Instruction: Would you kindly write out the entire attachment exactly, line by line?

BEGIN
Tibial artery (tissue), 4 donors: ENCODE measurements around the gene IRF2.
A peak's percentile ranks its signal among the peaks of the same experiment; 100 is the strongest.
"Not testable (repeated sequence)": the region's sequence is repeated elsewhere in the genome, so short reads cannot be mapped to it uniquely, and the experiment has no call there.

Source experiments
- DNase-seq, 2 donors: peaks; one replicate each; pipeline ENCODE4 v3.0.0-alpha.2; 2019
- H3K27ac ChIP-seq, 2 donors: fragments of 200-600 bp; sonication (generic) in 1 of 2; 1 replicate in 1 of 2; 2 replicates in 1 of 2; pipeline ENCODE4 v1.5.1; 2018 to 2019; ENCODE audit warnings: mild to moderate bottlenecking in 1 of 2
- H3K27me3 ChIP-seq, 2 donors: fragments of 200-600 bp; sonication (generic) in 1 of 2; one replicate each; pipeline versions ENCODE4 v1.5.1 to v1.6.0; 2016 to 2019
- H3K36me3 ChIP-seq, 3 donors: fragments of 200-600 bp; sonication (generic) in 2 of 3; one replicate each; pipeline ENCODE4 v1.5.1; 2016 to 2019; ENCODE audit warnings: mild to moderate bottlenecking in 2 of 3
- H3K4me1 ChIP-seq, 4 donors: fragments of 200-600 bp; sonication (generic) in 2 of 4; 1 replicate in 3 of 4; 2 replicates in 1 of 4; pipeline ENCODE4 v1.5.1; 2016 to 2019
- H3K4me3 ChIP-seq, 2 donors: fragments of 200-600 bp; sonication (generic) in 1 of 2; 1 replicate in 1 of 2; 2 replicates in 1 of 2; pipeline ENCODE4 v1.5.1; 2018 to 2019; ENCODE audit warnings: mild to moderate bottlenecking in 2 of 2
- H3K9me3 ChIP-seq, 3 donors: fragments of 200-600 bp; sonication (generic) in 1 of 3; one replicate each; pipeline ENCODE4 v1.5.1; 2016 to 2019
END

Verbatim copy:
Tibial artery (tissue), 4 donors: ENCODE measurements around the gene IRF2.
A peak's percentile ranks its signal among the peaks of the same experiment; 100 is the strongest.
"Not testable (repeated sequence)": the region's sequence is repeated elsewhere in the genome, so short reads cannot be mapped to it uniquely, and the experiment has no call there.

Source experiments
- DNase-seq, 2 donors: peaks; one replicate each; pipeline ENCODE4 v3.0.0-alpha.2; 2019
- H3K27ac ChIP-seq, 2 donors: fragments of 200-600 bp; sonication (generic) in 1 of 2; 1 replicate in 1 of 2; 2 replicates in 1 of 2; pipeline ENCODE4 v1.5.1; 2018 to 2019; ENCODE audit warnings: mild to moderate bottlenecking in 1 of 2
- H3K27me3 ChIP-seq, 2 donors: fragments of 200-600 bp; sonication (generic) in 1 of 2; one replicate each; pipeline versions ENCODE4 v1.5.1 to v1.6.0; 2016 to 2019
- H3K36me3 ChIP-seq, 3 donors: fragments of 200-600 bp; sonication (generic) in 2 of 3; one replicate each; pipeline ENCODE4 v1.5.1; 2016 to 2019; ENCODE audit warnings: mild to moderate bottlenecking in 2 of 3
- H3K4me1 ChIP-seq, 4 donors: fragments of 200-600 bp; sonication (generic) in 2 of 4; 1 replicate in 3 of 4; 2 replicates in 1 of 4; pipeline ENCODE4 v1.5.1; 2016 to 2019
- H3K4me3 ChIP-seq, 2 donors: fragments of 200-600 bp; sonication (generic) in 1 of 2; 1 replicate in 1 of 2; 2 replicates in 1 of 2; pipeline ENCODE4 v1.5.1; 2018 to 2019; ENCODE audit warnings: mild to moderate bottlenecking in 2 of 2
- H3K9me3 ChIP-seq, 3 donors: fragments of 200-600 bp; sonication (generic) in 1 of 3; one replicate each; pipeline ENCODE4 v1.5.1; 2016 to 2019